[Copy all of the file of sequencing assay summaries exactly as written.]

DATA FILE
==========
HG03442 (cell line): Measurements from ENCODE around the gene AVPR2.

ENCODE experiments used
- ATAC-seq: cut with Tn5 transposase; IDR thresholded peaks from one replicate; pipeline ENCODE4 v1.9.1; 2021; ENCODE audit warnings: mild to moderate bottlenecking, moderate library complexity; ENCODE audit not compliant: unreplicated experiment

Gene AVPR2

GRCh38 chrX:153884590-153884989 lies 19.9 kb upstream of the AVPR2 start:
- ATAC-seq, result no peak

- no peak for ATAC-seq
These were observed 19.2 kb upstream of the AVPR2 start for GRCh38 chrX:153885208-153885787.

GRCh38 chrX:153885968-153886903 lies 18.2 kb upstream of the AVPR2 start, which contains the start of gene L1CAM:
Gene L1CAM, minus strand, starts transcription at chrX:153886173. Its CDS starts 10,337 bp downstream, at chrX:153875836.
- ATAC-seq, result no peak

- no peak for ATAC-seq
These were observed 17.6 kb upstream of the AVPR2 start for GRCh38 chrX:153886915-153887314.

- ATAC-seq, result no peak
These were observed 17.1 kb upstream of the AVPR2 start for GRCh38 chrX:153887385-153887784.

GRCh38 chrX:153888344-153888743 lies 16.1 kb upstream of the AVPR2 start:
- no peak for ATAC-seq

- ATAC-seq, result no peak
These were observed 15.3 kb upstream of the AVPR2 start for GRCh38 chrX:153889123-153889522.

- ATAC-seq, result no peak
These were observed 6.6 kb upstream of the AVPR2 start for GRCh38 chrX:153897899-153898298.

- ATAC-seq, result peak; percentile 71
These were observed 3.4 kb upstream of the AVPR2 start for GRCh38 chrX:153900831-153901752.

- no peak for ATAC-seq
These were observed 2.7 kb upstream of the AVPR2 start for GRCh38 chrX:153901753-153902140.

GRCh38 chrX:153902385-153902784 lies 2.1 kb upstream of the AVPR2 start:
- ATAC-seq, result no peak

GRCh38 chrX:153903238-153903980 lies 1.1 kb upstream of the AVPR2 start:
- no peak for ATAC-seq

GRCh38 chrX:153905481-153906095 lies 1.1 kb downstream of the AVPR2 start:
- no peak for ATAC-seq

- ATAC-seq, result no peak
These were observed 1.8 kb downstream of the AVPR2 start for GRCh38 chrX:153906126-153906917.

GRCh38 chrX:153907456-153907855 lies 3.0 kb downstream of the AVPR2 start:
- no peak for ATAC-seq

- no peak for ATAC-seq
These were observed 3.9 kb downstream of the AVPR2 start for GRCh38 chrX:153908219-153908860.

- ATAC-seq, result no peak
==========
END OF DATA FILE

HG03442 (cell line): Measurements from ENCODE around the gene AVPR2.

ENCODE experiments used
- ATAC-seq: cut with Tn5 transposase; IDR thresholded peaks from one replicate; pipeline ENCODE4 v1.9.1; 2021; ENCODE audit warnings: mild to moderate bottlenecking, moderate library complexity; ENCODE audit not compliant: unreplicated experiment

Gene AVPR2

GRCh38 chrX:153884590-153884989 lies 19.9 kb upstream of the AVPR2 start:
- ATAC-seq, result no peak

- no peak for ATAC-seq
These were observed 19.2 kb upstream of the AVPR2 start for GRCh38 chrX:153885208-153885787.

GRCh38 chrX:153885968-153886903 lies 18.2 kb upstream of the AVPR2 start, which contains the start of gene L1CAM:
Gene L1CAM, minus strand, starts transcription at chrX:153886173. Its CDS starts 10,337 bp downstream, at chrX:153875836.
- ATAC-seq, result no peak

- no peak for ATAC-seq
These were observed 17.6 kb upstream of the AVPR2 start for GRCh38 chrX:153886915-153887314.

- ATAC-seq, result no peak
These were observed 17.1 kb upstream of the AVPR2 start for GRCh38 chrX:153887385-153887784.

GRCh38 chrX:153888344-153888743 lies 16.1 kb upstream of the AVPR2 start:
- no peak for ATAC-seq

- ATAC-seq, result no peak
These were observed 15.3 kb upstream of the AVPR2 start for GRCh38 chrX:153889123-153889522.

- ATAC-seq, result no peak
These were observed 6.6 kb upstream of the AVPR2 start for GRCh38 chrX:153897899-153898298.

- ATAC-seq, result peak; percentile 71
These were observed 3.4 kb upstream of the AVPR2 start for GRCh38 chrX:153900831-153901752.

- no peak for ATAC-seq
These were observed 2.7 kb upstream of the AVPR2 start for GRCh38 chrX:153901753-153902140.

GRCh38 chrX:153902385-153902784 lies 2.1 kb upstream of the AVPR2 start:
- ATAC-seq, result no peak

GRCh38 chrX:153903238-153903980 lies 1.1 kb upstream of the AVPR2 start:
- no peak for ATAC-seq

GRCh38 chrX:153905481-153906095 lies 1.1 kb downstream of the AVPR2 start:
- no peak for ATAC-seq

- ATAC-seq, result no peak
These were observed 1.8 kb downstream of the AVPR2 start for GRCh38 chrX:153906126-153906917.

GRCh38 chrX:153907456-153907855 lies 3.0 kb downstream of the AVPR2 start:
- no peak for ATAC-seq

- no peak for ATAC-seq
These were observed 3.9 kb downstream of the AVPR2 start for GRCh38 chrX:153908219-153908860.

- ATAC-seq, result no peak